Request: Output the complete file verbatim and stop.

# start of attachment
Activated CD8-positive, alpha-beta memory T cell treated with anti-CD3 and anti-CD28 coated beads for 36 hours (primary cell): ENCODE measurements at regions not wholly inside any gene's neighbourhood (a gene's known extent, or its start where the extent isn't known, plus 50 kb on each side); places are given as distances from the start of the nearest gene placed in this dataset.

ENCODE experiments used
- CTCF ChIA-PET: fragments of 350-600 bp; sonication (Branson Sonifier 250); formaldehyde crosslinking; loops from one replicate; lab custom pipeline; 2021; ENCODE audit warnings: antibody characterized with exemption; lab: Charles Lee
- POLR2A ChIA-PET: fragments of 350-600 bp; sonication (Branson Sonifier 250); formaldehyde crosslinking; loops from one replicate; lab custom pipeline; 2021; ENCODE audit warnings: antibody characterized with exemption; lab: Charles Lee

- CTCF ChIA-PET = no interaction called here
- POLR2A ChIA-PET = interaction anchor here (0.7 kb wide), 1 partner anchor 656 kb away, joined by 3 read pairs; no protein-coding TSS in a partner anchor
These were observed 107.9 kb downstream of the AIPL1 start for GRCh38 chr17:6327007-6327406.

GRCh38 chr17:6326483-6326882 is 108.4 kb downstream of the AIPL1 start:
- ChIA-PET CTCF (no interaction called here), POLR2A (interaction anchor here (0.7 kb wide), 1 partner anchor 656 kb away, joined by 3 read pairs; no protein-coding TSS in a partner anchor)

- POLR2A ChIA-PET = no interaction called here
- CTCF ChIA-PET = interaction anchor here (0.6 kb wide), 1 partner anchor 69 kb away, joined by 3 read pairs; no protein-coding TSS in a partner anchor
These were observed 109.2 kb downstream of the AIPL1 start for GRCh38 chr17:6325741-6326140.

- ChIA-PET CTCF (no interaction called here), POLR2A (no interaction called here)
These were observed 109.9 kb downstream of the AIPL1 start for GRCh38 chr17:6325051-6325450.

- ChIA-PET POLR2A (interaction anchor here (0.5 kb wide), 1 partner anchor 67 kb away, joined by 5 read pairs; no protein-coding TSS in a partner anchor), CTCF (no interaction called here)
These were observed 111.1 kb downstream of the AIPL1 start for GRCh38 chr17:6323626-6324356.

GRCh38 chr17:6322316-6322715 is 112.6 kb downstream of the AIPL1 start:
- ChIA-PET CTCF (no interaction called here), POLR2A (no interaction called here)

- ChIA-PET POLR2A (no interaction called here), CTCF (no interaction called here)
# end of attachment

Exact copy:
Activated CD8-positive, alpha-beta memory T cell treated with anti-CD3 and anti-CD28 coated beads for 36 hours (primary cell): ENCODE measurements at regions not wholly inside any gene's neighbourhood (a gene's known extent, or its start where the extent isn't known, plus 50 kb on each side); places are given as distances from the start of the nearest gene placed in this dataset.

ENCODE experiments used
- CTCF ChIA-PET: fragments of 350-600 bp; sonication (Branson Sonifier 250); formaldehyde crosslinking; loops from one replicate; lab custom pipeline; 2021; ENCODE audit warnings: antibody characterized with exemption; lab: Charles Lee
- POLR2A ChIA-PET: fragments of 350-600 bp; sonication (Branson Sonifier 250); formaldehyde crosslinking; loops from one replicate; lab custom pipeline; 2021; ENCODE audit warnings: antibody characterized with exemption; lab: Charles Lee

- CTCF ChIA-PET = no interaction called here
- POLR2A ChIA-PET = interaction anchor here (0.7 kb wide), 1 partner anchor 656 kb away, joined by 3 read pairs; no protein-coding TSS in a partner anchor
These were observed 107.9 kb downstream of the AIPL1 start for GRCh38 chr17:6327007-6327406.

GRCh38 chr17:6326483-6326882 is 108.4 kb downstream of the AIPL1 start:
- ChIA-PET CTCF (no interaction called here), POLR2A (interaction anchor here (0.7 kb wide), 1 partner anchor 656 kb away, joined by 3 read pairs; no protein-coding TSS in a partner anchor)

- POLR2A ChIA-PET = no interaction called here
- CTCF ChIA-PET = interaction anchor here (0.6 kb wide), 1 partner anchor 69 kb away, joined by 3 read pairs; no protein-coding TSS in a partner anchor
These were observed 109.2 kb downstream of the AIPL1 start for GRCh38 chr17:6325741-6326140.

- ChIA-PET CTCF (no interaction called here), POLR2A (no interaction called here)
These were observed 109.9 kb downstream of the AIPL1 start for GRCh38 chr17:6325051-6325450.

- ChIA-PET POLR2A (interaction anchor here (0.5 kb wide), 1 partner anchor 67 kb away, joined by 5 read pairs; no protein-coding TSS in a partner anchor), CTCF (no interaction called here)
These were observed 111.1 kb downstream of the AIPL1 start for GRCh38 chr17:6323626-6324356.

GRCh38 chr17:6322316-6322715 is 112.6 kb downstream of the AIPL1 start:
- ChIA-PET CTCF (no interaction called here), POLR2A (no interaction called here)

- ChIA-PET POLR2A (no interaction called here), CTCF (no interaction called here)